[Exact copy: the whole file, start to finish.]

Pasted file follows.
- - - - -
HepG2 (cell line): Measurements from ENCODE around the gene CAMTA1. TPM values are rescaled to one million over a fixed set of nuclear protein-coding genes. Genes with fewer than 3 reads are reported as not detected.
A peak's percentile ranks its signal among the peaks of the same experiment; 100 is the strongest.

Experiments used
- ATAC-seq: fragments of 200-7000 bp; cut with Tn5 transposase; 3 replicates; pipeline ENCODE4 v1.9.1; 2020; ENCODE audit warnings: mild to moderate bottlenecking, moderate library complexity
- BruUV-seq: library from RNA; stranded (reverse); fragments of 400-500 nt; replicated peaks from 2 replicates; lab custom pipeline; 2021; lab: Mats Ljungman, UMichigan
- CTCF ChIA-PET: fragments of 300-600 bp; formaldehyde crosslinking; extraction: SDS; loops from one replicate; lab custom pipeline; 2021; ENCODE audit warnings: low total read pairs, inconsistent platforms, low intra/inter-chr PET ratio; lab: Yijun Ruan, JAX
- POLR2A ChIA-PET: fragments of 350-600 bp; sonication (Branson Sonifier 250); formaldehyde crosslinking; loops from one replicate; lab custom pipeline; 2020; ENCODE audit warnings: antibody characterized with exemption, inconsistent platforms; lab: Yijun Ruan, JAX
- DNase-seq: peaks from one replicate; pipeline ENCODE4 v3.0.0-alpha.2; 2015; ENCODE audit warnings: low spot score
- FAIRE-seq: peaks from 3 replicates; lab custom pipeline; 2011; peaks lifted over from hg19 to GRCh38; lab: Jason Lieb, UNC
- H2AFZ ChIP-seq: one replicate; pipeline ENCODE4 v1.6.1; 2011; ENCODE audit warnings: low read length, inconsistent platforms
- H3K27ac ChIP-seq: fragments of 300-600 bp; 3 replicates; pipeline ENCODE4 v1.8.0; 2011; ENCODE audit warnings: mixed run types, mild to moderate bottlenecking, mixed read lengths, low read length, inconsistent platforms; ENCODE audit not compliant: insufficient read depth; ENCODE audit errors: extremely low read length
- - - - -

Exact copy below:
HepG2 (cell line): Measurements from ENCODE around the gene CAMTA1. TPM values are rescaled to one million over a fixed set of nuclear protein-coding genes. Genes with fewer than 3 reads are reported as not detected.
A peak's percentile ranks its signal among the peaks of the same experiment; 100 is the strongest.

Experiments used
- ATAC-seq: fragments of 200-7000 bp; cut with Tn5 transposase; 3 replicates; pipeline ENCODE4 v1.9.1; 2020; ENCODE audit warnings: mild to moderate bottlenecking, moderate library complexity
- BruUV-seq: library from RNA; stranded (reverse); fragments of 400-500 nt; replicated peaks from 2 replicates; lab custom pipeline; 2021; lab: Mats Ljungman, UMichigan
- CTCF ChIA-PET: fragments of 300-600 bp; formaldehyde crosslinking; extraction: SDS; loops from one replicate; lab custom pipeline; 2021; ENCODE audit warnings: low total read pairs, inconsistent platforms, low intra/inter-chr PET ratio; lab: Yijun Ruan, JAX
- POLR2A ChIA-PET: fragments of 350-600 bp; sonication (Branson Sonifier 250); formaldehyde crosslinking; loops from one replicate; lab custom pipeline; 2020; ENCODE audit warnings: antibody characterized with exemption, inconsistent platforms; lab: Yijun Ruan, JAX
- DNase-seq: peaks from one replicate; pipeline ENCODE4 v3.0.0-alpha.2; 2015; ENCODE audit warnings: low spot score
- FAIRE-seq: peaks from 3 replicates; lab custom pipeline; 2011; peaks lifted over from hg19 to GRCh38; lab: Jason Lieb, UNC
- H2AFZ ChIP-seq: one replicate; pipeline ENCODE4 v1.6.1; 2011; ENCODE audit warnings: low read length, inconsistent platforms
- H3K27ac ChIP-seq: fragments of 300-600 bp; 3 replicates; pipeline ENCODE4 v1.8.0; 2011; ENCODE audit warnings: mixed run types, mild to moderate bottlenecking, mixed read lengths, low read length, inconsistent platforms; ENCODE audit not compliant: insufficient read depth; ENCODE audit errors: extremely low read length